Hawaii Experienced False Alarm For Missile Strike This Morning
Dear Friends & Neighbors,
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On Saturday morning, 8:07 am local time, an erroneous alert message was sent to people in Hawaii, via text message and social media, warning people to take cover due to imminent missile strike. It was a test not meant for public. Moments later, Congress woman Tulsi Gabbard sent this text message out:
HAWAII-THIS IS A FALSE ALARM. THERE IS NO INCOMING MISSILE TO HAWAII. I HAVE CONFIRMED WITH OFFICIALS THERE IS NO INCOMING MISSILE.
Within 15 minutes or so after the erroneous message sent out, many students on University of Florida campus were running for cover.
Further investigation will be conducted into the cause of the false alarm from the federal agency on Feb. 6, 2018. . At the moment, the information is that a button was mistakenly pushed during the shift-change period. This brings about the question: whether it’d be better if the alarm should be a multi-person process? Whether the alarm should be run by states or federal agency? Good news is: it is not a hack.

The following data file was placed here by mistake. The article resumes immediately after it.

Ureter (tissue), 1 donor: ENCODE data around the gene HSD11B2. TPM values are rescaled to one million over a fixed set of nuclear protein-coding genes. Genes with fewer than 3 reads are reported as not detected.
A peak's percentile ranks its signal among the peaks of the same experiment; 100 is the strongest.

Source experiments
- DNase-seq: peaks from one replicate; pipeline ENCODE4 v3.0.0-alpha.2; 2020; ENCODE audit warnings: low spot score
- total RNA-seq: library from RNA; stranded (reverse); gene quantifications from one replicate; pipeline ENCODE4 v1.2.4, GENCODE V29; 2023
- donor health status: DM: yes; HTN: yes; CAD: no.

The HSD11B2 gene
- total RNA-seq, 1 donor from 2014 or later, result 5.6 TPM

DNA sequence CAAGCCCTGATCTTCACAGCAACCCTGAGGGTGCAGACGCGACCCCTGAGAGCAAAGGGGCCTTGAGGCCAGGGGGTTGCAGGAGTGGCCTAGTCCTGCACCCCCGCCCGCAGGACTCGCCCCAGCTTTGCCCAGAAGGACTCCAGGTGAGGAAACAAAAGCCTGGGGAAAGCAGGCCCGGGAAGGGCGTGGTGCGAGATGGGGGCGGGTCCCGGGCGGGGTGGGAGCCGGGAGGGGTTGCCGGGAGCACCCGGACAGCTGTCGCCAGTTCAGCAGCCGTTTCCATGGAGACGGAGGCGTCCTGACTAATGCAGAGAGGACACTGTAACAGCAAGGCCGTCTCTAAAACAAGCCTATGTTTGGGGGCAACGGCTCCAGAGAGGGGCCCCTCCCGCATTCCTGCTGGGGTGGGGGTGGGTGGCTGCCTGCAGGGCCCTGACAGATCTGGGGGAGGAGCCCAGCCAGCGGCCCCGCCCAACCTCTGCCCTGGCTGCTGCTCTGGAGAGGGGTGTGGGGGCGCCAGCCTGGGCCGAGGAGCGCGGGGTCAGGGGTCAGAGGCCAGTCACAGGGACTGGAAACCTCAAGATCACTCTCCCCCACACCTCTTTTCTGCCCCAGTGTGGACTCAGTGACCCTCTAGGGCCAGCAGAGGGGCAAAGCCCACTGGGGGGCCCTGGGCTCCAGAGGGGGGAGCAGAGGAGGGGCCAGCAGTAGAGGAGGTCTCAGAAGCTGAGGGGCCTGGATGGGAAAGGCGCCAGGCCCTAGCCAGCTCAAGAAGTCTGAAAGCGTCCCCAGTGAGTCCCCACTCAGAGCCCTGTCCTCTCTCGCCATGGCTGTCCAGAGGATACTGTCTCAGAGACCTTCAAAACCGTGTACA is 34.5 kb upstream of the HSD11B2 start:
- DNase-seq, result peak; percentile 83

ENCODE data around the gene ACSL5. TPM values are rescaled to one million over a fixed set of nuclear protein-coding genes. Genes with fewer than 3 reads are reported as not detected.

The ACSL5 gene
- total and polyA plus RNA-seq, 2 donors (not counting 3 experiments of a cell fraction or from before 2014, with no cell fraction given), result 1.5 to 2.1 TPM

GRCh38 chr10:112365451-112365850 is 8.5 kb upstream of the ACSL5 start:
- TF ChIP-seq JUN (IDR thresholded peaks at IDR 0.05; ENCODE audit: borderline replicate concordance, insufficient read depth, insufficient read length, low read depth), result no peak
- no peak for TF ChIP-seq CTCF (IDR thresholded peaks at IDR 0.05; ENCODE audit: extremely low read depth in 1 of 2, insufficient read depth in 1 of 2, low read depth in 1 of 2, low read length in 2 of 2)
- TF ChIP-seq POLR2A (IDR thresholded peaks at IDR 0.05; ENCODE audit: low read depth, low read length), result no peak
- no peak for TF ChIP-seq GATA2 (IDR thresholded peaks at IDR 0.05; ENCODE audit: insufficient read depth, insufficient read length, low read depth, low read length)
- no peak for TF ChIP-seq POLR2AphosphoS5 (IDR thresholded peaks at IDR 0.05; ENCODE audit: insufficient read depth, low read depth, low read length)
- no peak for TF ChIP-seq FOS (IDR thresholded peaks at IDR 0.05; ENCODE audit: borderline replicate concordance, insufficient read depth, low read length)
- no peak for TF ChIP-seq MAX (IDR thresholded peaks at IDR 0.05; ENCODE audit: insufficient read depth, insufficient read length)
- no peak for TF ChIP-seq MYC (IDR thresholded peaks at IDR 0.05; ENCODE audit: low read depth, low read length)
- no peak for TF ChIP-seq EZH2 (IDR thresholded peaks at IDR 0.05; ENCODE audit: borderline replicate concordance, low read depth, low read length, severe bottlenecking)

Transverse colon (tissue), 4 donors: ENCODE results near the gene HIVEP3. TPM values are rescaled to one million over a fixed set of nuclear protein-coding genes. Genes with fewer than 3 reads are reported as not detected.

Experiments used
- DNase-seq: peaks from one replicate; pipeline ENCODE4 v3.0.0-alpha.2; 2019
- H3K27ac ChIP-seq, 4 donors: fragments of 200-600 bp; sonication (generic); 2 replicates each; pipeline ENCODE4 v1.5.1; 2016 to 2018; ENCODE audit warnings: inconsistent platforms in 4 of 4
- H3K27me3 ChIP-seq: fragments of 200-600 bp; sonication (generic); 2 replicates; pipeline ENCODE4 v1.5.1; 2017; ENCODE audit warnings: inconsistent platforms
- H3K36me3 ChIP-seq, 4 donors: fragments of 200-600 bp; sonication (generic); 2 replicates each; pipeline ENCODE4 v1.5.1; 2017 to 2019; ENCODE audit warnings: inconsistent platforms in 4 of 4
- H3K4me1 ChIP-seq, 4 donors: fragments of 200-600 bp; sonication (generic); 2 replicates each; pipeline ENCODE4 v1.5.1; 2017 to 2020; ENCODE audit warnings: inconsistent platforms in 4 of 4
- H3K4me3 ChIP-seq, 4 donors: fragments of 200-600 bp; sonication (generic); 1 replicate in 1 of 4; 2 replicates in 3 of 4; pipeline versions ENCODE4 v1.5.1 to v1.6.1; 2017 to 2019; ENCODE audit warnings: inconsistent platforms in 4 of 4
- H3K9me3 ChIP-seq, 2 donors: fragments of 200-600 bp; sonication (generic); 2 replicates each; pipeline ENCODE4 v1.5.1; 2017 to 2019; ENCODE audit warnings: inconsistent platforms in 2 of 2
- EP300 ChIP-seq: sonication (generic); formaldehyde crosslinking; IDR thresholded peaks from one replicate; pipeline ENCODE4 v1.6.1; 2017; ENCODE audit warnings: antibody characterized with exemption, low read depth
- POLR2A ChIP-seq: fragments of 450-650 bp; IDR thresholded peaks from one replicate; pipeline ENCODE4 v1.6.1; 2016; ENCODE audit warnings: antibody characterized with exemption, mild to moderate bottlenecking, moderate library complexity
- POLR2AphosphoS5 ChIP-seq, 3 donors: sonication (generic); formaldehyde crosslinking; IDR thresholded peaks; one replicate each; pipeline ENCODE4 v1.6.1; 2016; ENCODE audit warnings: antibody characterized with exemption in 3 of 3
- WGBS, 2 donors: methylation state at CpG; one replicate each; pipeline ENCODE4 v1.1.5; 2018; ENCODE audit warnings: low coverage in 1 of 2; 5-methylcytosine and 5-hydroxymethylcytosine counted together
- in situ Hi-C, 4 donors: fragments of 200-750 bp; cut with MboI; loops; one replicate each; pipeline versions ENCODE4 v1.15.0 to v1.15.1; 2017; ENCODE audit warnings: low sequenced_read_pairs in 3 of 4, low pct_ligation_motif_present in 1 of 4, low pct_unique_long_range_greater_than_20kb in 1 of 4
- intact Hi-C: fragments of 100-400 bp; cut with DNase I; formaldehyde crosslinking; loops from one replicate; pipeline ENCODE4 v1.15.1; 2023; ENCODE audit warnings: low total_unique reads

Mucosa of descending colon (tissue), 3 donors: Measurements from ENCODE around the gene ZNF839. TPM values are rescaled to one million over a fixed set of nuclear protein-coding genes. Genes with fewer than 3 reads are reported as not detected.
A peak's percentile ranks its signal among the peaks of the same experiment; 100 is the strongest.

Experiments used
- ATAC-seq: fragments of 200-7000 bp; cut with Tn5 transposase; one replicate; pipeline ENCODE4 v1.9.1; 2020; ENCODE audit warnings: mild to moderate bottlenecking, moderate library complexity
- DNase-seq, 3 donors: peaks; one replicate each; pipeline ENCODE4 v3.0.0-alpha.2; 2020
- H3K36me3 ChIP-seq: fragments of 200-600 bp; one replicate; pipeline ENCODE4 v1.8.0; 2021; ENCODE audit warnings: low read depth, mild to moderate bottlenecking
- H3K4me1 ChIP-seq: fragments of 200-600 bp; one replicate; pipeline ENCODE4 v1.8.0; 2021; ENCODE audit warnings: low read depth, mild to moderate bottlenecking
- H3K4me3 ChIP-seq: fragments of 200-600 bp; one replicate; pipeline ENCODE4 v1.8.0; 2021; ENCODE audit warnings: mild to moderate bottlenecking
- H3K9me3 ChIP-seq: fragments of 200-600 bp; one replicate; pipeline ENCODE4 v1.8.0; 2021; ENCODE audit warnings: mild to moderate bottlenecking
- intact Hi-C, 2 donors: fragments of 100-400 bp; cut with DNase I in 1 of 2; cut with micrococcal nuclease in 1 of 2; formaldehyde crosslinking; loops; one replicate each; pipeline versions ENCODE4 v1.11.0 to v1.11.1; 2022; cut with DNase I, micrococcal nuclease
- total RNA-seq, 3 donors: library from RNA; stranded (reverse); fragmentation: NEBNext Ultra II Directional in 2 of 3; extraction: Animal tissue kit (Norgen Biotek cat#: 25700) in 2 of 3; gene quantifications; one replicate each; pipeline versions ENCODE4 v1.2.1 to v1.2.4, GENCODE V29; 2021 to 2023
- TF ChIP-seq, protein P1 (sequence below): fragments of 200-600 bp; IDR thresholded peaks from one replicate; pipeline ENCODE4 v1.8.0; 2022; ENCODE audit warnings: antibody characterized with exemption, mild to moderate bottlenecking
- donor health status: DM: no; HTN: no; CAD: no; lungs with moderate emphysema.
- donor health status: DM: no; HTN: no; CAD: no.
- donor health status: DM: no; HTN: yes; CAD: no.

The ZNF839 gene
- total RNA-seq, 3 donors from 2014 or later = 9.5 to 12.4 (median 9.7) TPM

People in Hawaii are keeping a close eye on North Korea back in 2017 after the Pentagon reportedly detected signs the country could launch another missile test. North Korea’s last intercontinental ballistic missile test caused global alarm and some experts believe it had the range to reach Hawaii and Alaska. By November of 2017, reports indicated that “North Korea’s latest missile test puts the entire U.S. in range“.Carter Evans reports. Below are two reports from July 2017:
Gathered, written, and posted by Windermere Sun-Susan Sun Nunamaker
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